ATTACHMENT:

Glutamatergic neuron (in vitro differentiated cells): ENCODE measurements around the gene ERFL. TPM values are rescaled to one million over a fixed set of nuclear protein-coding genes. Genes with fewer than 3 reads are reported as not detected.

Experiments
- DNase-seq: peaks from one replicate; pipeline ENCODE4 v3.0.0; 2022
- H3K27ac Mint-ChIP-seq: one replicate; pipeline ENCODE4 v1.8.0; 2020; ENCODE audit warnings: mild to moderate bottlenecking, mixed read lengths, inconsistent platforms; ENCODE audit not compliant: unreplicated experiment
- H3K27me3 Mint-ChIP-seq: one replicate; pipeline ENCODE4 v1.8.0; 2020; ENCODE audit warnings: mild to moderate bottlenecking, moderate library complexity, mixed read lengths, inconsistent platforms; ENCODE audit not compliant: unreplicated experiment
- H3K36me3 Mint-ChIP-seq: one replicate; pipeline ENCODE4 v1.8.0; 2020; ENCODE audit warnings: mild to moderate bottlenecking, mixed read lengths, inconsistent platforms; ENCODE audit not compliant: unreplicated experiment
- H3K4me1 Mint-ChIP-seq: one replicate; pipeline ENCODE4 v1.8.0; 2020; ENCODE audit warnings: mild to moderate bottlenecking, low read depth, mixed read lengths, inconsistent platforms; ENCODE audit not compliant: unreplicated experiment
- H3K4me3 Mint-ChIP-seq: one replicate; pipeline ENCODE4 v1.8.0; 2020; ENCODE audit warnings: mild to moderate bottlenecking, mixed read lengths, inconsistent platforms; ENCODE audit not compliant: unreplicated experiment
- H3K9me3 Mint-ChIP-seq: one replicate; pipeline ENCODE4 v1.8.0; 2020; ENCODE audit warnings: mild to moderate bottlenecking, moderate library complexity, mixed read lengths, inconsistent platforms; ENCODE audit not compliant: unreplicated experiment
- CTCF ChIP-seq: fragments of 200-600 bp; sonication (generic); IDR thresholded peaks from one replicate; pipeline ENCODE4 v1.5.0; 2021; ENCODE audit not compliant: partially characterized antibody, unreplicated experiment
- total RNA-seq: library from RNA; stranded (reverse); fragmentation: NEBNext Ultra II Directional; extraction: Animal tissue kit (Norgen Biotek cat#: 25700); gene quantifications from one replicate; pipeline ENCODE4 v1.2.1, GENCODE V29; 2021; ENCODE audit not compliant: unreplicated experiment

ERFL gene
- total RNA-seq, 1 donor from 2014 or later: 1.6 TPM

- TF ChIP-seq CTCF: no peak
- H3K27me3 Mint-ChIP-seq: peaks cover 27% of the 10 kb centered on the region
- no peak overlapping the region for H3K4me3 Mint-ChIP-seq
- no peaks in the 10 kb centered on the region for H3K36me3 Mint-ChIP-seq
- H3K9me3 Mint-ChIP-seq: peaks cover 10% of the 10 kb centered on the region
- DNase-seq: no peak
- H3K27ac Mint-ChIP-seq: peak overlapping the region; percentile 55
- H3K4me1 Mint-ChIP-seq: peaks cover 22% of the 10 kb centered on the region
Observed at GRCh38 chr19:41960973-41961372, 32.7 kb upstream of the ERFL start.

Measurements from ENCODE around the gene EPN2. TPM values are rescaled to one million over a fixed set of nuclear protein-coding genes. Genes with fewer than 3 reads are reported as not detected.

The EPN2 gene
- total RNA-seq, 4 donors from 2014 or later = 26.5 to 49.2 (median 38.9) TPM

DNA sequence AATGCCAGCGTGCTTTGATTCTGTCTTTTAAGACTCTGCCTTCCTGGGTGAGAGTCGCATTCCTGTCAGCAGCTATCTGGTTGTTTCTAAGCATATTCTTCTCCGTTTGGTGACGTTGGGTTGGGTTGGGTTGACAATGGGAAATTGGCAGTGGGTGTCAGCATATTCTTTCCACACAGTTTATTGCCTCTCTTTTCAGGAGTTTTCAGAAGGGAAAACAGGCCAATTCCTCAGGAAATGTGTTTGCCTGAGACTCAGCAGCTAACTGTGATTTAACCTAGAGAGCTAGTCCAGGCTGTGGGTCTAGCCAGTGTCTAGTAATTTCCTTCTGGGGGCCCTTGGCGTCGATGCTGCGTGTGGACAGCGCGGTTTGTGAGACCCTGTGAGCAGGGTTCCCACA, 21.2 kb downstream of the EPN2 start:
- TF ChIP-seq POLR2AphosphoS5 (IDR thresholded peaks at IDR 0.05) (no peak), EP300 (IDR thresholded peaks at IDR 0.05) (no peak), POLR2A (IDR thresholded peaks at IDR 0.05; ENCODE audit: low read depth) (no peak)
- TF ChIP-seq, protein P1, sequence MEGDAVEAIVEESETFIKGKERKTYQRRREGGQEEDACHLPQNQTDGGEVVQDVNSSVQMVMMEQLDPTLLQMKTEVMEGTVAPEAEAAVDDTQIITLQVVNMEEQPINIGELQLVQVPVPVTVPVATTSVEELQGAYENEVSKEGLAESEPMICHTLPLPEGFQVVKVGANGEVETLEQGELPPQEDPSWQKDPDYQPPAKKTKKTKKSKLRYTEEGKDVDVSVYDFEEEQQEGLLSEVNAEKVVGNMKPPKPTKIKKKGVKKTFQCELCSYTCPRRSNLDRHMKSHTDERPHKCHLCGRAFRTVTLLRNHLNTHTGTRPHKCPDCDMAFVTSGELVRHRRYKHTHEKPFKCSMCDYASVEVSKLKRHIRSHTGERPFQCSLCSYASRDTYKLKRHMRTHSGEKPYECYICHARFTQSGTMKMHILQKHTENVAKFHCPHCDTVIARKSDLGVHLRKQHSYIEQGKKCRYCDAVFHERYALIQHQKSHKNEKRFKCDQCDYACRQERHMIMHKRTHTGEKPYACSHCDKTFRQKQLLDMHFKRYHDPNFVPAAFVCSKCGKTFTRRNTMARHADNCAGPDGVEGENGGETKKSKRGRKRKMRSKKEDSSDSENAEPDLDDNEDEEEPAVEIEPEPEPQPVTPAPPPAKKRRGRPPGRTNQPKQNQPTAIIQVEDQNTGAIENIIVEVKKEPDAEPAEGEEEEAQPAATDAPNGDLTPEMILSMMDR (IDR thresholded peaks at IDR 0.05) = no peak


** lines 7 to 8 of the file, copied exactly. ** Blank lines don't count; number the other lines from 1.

- H3K4me1 Mint-ChIP-seq: one replicate; pipeline ENCODE4 v1.8.0; 2020; ENCODE audit warnings: mild to moderate bottlenecking, low read depth, mixed read lengths, inconsistent platforms; ENCODE audit not compliant: unreplicated experiment
- H3K4me3 Mint-ChIP-seq: one replicate; pipeline ENCODE4 v1.8.0; 2020; ENCODE audit warnings: mild to moderate bottlenecking, mixed read lengths, inconsistent platforms; ENCODE audit not compliant: unreplicated experiment